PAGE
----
SunEdison (NASDAQOTH:SUNEQ) lowered its fourth-quarter and full-year guidance yesterday, and the stock has been punished with a drop of 6.2% as I'm writing. It didn't help that the guidance downgrade coincided with a proposed $400 million convertible notes offering, which is intended to pay off current debts but could come with major dilution for existing shareholders.
Is this a reason to sell off shares of SunEdison or other solar stocks? To answer that we need to take a long-term view.
The new solar financing of choice
SunEdison's proposed convertible notes offering comes in the same year that SunPower (NASDAQ:SPWR) and SolarCity (NASDAQ:SCTY.DL) have made similar transactions, so it's certainly not alone. Solar companies are using convertible debt more frequently because it doesn't come with the same high interest rate as normal debt and gives a lot of growth flexibility if stock prices go up and the debt is converted into equity.
The downside for investors is that convertible debt acts like a share offering if the stock goes up and limits upside for investors.
A shift to owning solar systems
Another reason for these solar providers reliance on convertible debt is that it's relatively cheap financing for projects either in development or added to the balance sheet. In SunEdison's case, that's exactly the reason for the guidance downgrade.
SunEdison decided to keep solar projects on its balance sheet in the fourth quarter instead of selling them. There's no change to the amount of projects the company plans to finish, but systems sold guidance is being reduced from 234 MW-264 MW to a range of 209 MW-234 MW.
There is weakness in the company's semiconductor business, but I don't think that's enough to change the investment thesis since the segment will be spun off early next year.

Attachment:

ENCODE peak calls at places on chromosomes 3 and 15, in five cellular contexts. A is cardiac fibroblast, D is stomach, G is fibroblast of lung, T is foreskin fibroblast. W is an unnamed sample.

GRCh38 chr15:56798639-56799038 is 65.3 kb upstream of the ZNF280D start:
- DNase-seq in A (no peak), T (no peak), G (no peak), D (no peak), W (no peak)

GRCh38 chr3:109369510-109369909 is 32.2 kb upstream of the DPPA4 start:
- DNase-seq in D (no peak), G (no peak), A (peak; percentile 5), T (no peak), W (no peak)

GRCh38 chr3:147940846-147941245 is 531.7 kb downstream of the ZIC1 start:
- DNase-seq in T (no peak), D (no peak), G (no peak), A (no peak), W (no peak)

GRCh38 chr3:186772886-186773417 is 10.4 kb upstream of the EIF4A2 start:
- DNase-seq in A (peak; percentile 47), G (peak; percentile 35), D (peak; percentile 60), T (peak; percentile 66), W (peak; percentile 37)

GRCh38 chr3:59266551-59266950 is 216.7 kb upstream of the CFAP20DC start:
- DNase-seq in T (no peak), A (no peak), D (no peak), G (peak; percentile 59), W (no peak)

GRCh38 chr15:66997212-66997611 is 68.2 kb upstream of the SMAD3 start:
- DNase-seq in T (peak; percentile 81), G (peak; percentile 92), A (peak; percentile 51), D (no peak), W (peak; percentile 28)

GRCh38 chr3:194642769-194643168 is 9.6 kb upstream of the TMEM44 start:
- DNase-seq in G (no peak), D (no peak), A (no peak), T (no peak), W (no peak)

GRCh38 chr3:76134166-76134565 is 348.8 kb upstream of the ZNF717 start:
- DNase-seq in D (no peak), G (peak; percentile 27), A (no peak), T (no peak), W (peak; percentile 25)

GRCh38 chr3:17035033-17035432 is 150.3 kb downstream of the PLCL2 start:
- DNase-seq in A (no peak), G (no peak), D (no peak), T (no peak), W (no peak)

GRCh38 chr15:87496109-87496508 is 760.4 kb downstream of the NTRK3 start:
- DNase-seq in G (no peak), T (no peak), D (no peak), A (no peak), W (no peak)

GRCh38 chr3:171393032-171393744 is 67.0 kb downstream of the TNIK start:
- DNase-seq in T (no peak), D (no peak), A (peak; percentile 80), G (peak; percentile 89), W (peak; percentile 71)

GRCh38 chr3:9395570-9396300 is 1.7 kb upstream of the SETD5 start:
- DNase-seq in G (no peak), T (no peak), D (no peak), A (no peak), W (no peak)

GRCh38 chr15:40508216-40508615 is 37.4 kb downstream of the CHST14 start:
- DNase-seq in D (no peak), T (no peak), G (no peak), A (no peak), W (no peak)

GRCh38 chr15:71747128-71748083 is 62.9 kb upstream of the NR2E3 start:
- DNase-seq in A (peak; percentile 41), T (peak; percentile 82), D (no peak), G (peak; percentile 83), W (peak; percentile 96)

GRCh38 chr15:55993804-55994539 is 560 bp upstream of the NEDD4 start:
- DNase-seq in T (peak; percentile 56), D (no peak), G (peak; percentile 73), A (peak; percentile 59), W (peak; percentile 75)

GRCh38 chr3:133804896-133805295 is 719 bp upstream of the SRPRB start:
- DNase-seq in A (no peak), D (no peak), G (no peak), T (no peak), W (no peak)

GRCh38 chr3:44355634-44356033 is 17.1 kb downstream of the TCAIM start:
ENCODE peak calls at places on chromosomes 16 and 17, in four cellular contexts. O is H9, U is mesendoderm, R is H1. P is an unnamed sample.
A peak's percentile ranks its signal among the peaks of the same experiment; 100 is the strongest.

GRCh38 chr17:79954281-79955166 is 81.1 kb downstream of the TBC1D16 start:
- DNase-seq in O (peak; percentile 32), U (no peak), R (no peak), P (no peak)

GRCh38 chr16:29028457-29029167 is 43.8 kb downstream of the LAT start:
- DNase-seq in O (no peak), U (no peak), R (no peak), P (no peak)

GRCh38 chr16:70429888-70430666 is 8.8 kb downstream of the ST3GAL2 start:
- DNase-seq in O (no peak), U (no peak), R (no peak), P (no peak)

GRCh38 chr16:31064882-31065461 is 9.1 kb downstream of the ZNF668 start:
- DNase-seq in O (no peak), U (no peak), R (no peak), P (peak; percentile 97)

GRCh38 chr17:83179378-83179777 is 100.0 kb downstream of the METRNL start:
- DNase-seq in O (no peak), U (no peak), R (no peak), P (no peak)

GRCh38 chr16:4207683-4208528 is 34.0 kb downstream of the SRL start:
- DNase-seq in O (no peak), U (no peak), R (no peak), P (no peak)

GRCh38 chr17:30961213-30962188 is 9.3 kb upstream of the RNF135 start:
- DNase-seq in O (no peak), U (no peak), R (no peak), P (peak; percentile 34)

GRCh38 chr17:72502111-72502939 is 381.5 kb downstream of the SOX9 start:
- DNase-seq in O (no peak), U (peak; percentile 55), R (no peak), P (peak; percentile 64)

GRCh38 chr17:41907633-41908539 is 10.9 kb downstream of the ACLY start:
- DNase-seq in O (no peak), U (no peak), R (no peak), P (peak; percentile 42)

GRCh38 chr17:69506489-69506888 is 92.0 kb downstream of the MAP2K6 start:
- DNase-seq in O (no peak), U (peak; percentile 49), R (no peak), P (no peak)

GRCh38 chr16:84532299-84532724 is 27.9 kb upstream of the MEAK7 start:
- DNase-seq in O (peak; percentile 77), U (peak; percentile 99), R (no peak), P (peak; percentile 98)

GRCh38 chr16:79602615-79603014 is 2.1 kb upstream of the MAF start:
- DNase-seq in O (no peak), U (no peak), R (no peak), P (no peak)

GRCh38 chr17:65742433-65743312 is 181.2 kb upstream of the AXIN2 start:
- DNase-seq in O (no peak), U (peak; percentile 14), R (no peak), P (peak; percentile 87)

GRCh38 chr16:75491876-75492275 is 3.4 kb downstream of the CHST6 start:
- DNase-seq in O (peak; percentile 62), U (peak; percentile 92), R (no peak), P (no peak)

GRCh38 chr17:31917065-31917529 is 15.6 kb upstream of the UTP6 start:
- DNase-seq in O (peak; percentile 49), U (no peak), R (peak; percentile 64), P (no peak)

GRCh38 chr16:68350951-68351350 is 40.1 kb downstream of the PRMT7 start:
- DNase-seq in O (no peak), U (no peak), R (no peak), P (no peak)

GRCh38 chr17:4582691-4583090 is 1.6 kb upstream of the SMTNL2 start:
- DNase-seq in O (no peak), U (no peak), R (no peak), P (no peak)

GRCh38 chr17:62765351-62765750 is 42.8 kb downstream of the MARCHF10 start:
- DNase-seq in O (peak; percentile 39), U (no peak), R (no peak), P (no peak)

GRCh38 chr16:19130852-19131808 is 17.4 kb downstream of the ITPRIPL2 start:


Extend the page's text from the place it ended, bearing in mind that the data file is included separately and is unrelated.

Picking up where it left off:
SunEdison's convertible notes offering doesn't excite me, but I don't think it's a reason to be concerned about the company's future. The same goes for the decision to keep solar systems on the balance sheet instead of selling them. In fact, that will probably generate more value for shareholders in the long term.
In short, don't panic over today's stock move. The long-term picture for SunEdison is still improving and none of yesterday's announcements change that.
Fool contributor Travis Hoium manages an account that owns shares of SunPower and personally owns shares and has the following options: long January 2015 $5 calls on SunPower, long January 2015 $7 calls on SunPower, long January 2015 $15 calls on SunPower, long January 2015 $25 calls on SunPower, and long January 2015 $40 calls on SunPower. The Motley Fool recommends SolarCity. The Motley Fool owns shares of SolarCity. Try any of our Foolish newsletter services free for 30 days. We Fools may not all hold the same opinions, but we all believe that considering a diverse range of insights makes us better investors. The Motley Fool has a disclosure policy.